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- What Hiroshima taught the world - CNN
Her parents never told her she had leukemia and she never told them that she knew. They all wanted to protect the feelings of each other. She knew the prognosis wasn't good and she didn't want to die.
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Her father told her a Japanese legend that said if you folded one thousand paper cranes you would be granted a wish. She began furiously folding cranes. She made 1, and started on a second batch.
Her classmates, family and friends pitched in. But unfortunately, she was only able to fold more cranes and died Oct. She only cried once. As her symptoms were getting worse and worse, she asked her mother to stay with her overnight. She had never asked her mother to stay in the hospital with her. But her symptoms were getting unbearable and she couldn't eat anything. Her mother held Sadako close to her chest, as one would hold a newborn baby, as she listened to story after story. The next morning her mother had to go to work.
Sadako was dragging her pained body, and her legs to the front of the elevator. She knew this was the last time she would see her. She understood the limitation of her life but she told her mother she was fine and to go to work.
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As the elevator doors closed, Sadako began to cry. She died that day. Her classmates continued the folding and created more cranes so that she was buried surrounded by 1, cranes. Garland of cranes, photo Mike Ibarra. Her story captured the imagination of the country and the world. Today, we immediately recognize the crane as a symbol of peace and hope. Her friends started to collect money to build a statue in her memory. In , the statue of Sadako holding a golden crane was erected in Hiroshima's Peace Park. A plaque on the statue reads: "This is our cry, this is our prayer, peace in the world.
Small peace is so important with compassion and delicacy it will become big like a ripple effect. She showed us how to do it. It is my, and the Sasaki family's responsibility to tell her story to the world. I believe if you don't create a small peace, you can't create a bigger peace. I like to gather those good wishes and good will and spread to the world," said Masahiro. As part of his "goal" to spread Sadako's message, Masahiro will be presenting one of the last origami cranes she folded to the USS Arizona Memorial on Sept. Tap here to turn on desktop notifications to get the news sent straight to you.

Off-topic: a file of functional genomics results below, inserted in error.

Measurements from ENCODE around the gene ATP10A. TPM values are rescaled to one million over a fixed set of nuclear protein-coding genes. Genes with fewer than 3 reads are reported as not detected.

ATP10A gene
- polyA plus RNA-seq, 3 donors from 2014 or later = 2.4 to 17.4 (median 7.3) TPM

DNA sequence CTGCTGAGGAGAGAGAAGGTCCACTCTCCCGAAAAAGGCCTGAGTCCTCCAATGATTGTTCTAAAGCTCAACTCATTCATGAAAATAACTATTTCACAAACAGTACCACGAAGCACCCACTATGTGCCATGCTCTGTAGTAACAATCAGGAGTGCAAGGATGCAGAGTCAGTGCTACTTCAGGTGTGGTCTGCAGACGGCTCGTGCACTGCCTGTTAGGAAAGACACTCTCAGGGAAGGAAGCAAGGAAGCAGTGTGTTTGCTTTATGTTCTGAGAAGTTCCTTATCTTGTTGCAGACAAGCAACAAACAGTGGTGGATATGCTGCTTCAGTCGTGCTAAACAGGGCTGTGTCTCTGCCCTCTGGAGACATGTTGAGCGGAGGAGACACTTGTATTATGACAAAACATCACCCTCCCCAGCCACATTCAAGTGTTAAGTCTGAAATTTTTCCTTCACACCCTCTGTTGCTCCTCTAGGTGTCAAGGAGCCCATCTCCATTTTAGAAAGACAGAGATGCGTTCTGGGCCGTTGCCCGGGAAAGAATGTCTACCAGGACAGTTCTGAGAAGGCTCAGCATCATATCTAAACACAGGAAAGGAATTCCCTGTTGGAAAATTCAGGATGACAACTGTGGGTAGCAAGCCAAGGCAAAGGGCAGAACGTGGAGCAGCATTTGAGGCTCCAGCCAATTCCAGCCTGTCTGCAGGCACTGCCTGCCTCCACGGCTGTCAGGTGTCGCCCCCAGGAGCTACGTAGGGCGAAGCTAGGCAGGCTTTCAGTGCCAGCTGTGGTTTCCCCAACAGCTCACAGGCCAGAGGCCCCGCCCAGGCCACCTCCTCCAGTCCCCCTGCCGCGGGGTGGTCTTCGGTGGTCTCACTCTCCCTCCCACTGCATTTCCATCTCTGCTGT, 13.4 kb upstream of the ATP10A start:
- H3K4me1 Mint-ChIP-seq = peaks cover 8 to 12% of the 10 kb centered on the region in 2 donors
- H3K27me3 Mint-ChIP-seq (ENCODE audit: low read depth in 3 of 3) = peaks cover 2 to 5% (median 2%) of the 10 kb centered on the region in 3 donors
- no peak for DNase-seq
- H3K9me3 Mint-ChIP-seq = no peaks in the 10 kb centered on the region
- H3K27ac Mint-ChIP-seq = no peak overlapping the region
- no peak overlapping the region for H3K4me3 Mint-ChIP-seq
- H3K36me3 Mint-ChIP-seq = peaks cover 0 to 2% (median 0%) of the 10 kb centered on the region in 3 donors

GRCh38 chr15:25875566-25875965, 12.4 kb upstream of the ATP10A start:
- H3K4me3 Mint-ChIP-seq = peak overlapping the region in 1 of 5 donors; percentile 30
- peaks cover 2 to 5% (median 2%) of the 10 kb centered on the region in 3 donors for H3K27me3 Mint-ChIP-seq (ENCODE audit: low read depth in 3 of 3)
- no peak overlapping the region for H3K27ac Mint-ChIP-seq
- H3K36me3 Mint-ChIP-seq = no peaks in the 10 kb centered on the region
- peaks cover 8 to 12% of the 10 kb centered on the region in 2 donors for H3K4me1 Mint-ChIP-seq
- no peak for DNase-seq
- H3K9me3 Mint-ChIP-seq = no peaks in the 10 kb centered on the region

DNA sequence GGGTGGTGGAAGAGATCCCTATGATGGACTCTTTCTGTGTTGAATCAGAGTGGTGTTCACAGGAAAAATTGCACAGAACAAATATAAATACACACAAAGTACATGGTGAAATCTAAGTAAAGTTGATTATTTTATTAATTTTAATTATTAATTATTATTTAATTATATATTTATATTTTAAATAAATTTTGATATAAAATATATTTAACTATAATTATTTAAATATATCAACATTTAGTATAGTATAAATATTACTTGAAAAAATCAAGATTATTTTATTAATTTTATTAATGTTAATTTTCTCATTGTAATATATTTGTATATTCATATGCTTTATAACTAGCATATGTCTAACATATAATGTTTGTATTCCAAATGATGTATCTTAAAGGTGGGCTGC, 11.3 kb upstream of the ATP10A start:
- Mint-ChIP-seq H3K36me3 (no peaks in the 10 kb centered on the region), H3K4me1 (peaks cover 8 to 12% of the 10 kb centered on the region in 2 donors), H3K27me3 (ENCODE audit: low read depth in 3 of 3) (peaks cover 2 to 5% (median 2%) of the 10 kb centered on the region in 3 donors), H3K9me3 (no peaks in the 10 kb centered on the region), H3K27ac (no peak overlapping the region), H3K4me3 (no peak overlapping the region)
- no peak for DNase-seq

She put up a brave front until the end. Masahiro hopes we can learn a lesson from Sadako's short life. Help us tell more of the stories that matter from voices that too often remain unheard. Join HuffPost Plus. Real Life. Real News. Real Voices. Let us know what you'd like to see as a HuffPost Member. Canada U. US News. World News. Social Justice. Donald Trump. Queer Voices. Black Voices. Latino Voices. Asian Voices. HuffPost Personal. Special Projects. Pride In the s it was the bustling home of thousands of coal mine workers.
Hashima Island has been abandoned since when the coal mines shut down. There's always something a bit sinister about deserted islands. Isolation is a double-edged sword; being surrounded by sea might mean an excellent vacation getaway, or getting stranded with no place to run. A visit to Hashima Island feels like the latter. The dilapidated buildings and abandoned belongings of the former coal miners make this place feel like the most desolate island on Earth. Although Hashima was entirely closed off until , travelers are now allowed to visit.